Phil’s Not an Important Person
Phil’s not an important person.
He knows his team thinks he is, because they witnessed S.H.I.E.L.D. scramble heaven-and-earth to find him, but that’s really something completely different.
Nick Fury is a friend – a close, personal friend – and in many ways the only one Phil’s got. Sure, he’s worked with gods like Thor in the past and Sitwell calls him ‘friend’, but Phil knows that’s actually a dig and means completely the opposite. They aren’t friends, they’re colleagues, and colleagues should know better than to ask each other where Director Fury has gone.
Phil’s job is to be efficient and forgettable and he is very – very – good at his job.
So it’s a complete shock when Clint Barton stares at him as if he’s some kind of ghost, explosions going off in the distance, because of course The Clairvoyant had to go down in style.
"You’re – alive? You’ve been alive this whole time?"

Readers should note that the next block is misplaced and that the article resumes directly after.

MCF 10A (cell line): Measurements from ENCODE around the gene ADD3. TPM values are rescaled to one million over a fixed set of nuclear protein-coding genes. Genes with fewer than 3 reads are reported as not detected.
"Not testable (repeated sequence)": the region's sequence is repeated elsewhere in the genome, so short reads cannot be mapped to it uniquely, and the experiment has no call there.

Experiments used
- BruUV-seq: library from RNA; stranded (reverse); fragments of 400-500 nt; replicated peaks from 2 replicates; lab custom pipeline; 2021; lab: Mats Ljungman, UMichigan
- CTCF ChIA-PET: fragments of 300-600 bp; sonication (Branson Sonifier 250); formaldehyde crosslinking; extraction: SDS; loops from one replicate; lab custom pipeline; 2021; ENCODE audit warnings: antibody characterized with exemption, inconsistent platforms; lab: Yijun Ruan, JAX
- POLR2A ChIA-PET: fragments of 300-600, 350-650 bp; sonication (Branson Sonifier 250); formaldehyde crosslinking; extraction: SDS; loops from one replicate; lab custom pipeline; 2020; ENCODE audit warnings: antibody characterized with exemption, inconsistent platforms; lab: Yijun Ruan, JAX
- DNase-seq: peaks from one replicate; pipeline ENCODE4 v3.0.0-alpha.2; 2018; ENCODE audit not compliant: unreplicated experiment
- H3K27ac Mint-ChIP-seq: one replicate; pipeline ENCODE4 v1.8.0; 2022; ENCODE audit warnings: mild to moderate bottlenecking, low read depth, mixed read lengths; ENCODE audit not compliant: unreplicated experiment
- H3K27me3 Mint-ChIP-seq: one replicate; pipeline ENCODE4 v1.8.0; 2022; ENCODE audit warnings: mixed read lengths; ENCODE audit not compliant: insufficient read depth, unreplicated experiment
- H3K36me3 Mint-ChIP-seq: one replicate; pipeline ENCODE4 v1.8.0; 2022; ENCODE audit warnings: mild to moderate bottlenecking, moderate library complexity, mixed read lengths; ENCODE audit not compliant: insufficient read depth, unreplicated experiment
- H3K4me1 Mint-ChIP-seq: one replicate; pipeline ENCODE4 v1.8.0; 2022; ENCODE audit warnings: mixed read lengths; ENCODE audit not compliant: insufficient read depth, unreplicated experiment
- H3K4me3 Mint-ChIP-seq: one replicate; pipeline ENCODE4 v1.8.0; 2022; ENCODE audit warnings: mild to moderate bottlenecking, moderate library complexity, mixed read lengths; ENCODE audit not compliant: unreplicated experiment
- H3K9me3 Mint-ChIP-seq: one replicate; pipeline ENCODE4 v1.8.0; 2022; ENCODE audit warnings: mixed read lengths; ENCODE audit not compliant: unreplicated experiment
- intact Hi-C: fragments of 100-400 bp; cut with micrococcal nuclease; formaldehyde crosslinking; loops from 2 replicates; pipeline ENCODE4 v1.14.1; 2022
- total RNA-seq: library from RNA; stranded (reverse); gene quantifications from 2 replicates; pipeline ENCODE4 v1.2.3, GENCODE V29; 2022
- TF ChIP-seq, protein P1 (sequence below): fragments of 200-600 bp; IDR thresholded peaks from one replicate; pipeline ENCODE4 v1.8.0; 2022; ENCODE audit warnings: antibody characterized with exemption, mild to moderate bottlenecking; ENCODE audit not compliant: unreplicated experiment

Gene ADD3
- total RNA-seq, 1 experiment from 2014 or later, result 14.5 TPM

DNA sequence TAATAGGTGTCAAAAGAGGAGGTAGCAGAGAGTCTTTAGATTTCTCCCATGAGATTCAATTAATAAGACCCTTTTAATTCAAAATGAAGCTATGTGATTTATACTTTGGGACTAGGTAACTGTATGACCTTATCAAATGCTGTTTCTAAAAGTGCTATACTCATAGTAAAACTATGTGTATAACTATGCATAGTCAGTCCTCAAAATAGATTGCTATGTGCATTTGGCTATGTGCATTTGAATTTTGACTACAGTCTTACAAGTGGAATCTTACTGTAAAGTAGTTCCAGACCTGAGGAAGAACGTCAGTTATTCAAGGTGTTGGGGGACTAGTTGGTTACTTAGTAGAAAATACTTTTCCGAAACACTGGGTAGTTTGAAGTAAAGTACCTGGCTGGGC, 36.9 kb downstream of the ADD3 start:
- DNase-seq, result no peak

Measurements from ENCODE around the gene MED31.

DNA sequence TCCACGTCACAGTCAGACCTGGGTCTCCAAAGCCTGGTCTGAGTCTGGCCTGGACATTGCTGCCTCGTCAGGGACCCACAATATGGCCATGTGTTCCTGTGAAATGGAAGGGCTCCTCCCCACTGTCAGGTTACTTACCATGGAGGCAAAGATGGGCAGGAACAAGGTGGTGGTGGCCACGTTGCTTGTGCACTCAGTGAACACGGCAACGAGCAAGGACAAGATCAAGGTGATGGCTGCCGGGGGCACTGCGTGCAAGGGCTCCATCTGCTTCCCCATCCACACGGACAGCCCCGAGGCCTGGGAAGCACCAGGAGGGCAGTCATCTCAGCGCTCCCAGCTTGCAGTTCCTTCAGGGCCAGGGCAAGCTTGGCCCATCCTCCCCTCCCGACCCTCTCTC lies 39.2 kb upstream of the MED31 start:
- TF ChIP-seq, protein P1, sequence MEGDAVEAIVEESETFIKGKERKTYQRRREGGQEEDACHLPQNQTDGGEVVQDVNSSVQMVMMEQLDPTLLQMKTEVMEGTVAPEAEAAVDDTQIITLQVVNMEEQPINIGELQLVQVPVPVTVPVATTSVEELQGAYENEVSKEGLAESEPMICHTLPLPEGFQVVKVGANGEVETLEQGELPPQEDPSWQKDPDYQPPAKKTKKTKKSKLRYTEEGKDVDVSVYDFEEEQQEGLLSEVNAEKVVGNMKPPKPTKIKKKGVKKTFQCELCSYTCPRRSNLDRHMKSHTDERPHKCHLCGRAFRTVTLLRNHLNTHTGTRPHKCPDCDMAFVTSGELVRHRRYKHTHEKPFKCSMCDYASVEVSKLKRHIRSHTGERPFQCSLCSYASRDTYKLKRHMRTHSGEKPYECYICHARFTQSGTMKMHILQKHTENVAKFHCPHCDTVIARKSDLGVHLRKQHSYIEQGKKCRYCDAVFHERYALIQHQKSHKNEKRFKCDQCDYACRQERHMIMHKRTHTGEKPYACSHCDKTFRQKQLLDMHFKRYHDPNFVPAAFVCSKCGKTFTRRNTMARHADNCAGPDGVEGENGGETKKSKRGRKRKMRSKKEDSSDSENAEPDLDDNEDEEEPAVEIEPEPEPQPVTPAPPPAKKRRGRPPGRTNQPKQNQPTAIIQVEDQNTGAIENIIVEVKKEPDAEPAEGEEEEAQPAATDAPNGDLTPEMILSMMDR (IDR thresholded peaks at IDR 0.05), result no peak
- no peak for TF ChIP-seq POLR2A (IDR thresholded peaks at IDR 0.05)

"Yes," Phil says, because Nick Fury is an asshole but if he’s the only friend Phil’s got, well, that road runs both ways.
Clint’s still staring at him with a wide, lost look in his eyes, though, and Phil can see that his hands are clenching at his sides. Not as if he were trying to make a fist, because Phil’s seen Hawkeye go from one hundred percent relaxed to brawling like a schoolboy in zero point three seconds flat, but as if he’s trying and failing to wrap his hand around a bow.
"And you didn’t think to tell anyone?”
Phil blinks. “I didn’t think it would matter?”
He can’t quite help it coming out as a question, because – what? What, even? Why would anyone, why would Hawkeye, ever care if he lived or died?
The sound Clint makes in the back of his throat has Phil reflexively stepping forward because it honestly sounds like he’s dying.
Clint startles him by reaching over and gripping Phil’s shoulders, and Phil has to hide a wince because the strength in those arms is, as he’s always suspected, incredible. He ignores how long he’s fantasized about Clint holding him, touching him, and stares instead into Clint’s eyes.
"I would care," Clint says, and his voice is a mess, hoarse and garbled and strangled on the last syllable like he’s forgotten how words work halfway through. "I would – I do.”
"Okay," Phil breaths. He feels the burn in his eyes but doesn’t dare blink, doesn’t dare look away, because he still can’t believe this moment is happening and honestly can’t imagine it ever taking place again. "Okay."